Theory of Becoming Agile

The Theory of Becoming Agile explains that agile transformations are a complex multi-dimensional network of changes. Not just on the software development practices dimension, which is the most intuitive and probably the reason why agile was adopted in the first place, but also on other critical dimensions such as team practices, management approach, reflective practices, and culture.

What All Changes When Becoming Agile?

  • Software development practices. This is the raison d’etre for software organizations, the core work practices. These practices and their execution needs to move from traditional, if they were traditional before, to more and more agile practices such as Scrum or XP practices, based on the teams’ choice of specific agile method.
  • Team practices. Agile teams find themselves being involved in a whole lot more than simply software development practices. Project management practices such as task specification, clarification, estimation, prioritization, and allocation are no longer limited to tech leads or Business Analysts. More and more, the team gets exposed to these practices, and so they must transition from manager-driven to becoming team-driven.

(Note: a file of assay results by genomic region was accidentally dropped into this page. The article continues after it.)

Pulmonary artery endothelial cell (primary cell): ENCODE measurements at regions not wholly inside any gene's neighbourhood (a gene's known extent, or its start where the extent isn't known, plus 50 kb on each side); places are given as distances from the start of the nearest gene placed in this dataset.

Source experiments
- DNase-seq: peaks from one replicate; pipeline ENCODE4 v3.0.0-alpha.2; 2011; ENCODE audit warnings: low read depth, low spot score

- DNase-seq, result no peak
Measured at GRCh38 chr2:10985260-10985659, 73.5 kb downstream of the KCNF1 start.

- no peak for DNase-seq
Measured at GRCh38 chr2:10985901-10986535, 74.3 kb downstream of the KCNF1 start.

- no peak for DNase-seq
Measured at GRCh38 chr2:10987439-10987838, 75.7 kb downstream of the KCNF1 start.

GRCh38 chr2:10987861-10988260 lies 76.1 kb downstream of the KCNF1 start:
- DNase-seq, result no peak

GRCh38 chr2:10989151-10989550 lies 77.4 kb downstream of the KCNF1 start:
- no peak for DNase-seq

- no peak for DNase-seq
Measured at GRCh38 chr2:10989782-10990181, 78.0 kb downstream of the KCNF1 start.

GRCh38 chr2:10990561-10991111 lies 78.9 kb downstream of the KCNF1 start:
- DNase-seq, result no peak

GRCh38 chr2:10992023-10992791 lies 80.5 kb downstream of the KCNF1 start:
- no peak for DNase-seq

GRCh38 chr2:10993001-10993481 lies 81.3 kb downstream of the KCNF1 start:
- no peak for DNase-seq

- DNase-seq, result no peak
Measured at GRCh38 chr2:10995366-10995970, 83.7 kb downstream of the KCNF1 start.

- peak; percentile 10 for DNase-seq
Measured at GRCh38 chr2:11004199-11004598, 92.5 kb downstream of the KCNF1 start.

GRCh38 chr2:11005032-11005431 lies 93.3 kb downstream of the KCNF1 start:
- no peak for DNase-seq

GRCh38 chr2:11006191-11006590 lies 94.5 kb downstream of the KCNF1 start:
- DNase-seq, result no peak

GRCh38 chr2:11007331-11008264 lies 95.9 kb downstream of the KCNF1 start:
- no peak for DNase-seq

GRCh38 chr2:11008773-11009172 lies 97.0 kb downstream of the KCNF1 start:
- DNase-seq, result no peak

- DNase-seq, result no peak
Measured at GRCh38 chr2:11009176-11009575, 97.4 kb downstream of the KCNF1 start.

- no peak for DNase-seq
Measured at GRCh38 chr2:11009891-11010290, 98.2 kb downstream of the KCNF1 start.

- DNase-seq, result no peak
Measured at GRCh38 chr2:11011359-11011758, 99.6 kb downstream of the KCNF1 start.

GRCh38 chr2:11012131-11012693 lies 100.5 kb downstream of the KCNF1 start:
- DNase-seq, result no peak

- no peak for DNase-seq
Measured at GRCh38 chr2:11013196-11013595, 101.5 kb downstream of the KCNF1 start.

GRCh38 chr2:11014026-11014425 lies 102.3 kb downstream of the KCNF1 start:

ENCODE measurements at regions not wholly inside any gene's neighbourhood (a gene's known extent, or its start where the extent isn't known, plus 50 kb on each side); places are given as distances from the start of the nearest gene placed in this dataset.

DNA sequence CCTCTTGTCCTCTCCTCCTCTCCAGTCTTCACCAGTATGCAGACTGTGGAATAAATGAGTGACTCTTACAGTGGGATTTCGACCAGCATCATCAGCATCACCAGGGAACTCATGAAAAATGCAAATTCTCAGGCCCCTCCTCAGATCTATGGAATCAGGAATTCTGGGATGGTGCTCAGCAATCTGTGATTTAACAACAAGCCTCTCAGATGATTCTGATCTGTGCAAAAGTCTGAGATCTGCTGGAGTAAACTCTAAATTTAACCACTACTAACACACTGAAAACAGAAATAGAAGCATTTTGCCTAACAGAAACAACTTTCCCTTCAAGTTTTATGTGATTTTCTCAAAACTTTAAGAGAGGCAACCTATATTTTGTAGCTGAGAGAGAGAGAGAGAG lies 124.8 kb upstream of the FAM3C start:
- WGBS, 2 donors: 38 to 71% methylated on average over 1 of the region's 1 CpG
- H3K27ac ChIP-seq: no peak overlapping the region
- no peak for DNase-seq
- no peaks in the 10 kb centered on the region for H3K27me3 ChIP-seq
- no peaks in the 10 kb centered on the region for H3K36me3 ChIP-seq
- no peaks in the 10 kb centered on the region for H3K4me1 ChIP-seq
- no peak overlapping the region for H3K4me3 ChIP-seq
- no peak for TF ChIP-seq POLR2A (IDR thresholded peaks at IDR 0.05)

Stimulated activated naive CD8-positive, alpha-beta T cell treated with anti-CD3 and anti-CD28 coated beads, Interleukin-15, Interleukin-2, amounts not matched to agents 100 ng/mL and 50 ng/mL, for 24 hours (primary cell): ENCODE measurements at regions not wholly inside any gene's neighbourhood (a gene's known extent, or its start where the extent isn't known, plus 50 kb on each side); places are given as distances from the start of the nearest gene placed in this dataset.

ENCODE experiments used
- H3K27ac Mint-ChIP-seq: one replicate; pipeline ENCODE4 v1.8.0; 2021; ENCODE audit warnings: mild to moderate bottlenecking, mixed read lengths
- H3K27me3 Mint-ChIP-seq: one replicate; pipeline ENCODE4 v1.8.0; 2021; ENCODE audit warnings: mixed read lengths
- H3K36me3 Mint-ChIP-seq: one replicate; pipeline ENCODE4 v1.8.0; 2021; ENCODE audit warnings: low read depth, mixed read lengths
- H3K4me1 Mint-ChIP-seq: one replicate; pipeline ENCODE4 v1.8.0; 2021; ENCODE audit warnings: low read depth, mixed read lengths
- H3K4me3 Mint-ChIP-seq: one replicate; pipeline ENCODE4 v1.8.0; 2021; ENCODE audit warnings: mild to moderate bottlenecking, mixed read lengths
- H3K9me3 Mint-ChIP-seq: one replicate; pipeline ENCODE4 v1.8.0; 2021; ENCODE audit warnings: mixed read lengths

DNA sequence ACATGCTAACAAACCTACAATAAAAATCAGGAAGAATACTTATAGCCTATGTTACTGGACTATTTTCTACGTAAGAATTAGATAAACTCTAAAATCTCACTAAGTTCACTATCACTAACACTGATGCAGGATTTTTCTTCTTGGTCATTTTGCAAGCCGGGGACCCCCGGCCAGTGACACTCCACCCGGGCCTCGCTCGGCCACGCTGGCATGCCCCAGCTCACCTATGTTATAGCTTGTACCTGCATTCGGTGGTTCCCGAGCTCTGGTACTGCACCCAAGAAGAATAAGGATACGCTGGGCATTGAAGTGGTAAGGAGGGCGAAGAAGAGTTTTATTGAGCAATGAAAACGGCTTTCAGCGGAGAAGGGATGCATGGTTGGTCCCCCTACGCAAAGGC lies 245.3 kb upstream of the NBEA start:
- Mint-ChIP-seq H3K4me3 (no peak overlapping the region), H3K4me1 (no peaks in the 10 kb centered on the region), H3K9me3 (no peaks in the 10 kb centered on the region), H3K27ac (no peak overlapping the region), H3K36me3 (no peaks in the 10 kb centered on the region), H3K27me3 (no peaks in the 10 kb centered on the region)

• Management approach. The managers must also transition into becoming agile. By manager here, I mean anyone in a management role, e.g. project manager, product manager, scrum master, product owner, tech lead, etc. Becoming agile demands that the manager also transitions from driving the team initially to empowering them when mature on this dimension.
  • Reflective practices. Reflection and learning are key to continuous improvement. Agile teams reap the most benefit from their agile adoption when the reflective practices transition from being limited to more or less embedded in everyday practices.
  • Culture. I define culture as a combination of the organizational culture, the team culture, and the individual culture or personality. The culture dimension must also transition from being say hierarchical to open.

The theory predicts that:

  • The software development practices will be the first to start to change.
  • The team practices and management approach must reflect and adapt to each other. Self-organization can be achieved when the team practices move from being manager-driven to team-driven and when the management approach moves from being driving to empowering. In other words, both the team and manager must be ready to assert and encourage autonomy respectively.
  • The reflective practices are the most challenging to mature. Practices such as the retrospective will be the last to mature.
  • Culture is the most critical dimension, affecting all other dimensions. If the culture is conducive the other changes can be smoother and faster, and vice-versa.
Rashina’s Theory of Becoming Agile

The theory of becoming agile was published as a research article and received a Distinguished Paper Award at the International Conference on Software Engineering, 2017.

Read the original theory of becoming agile article.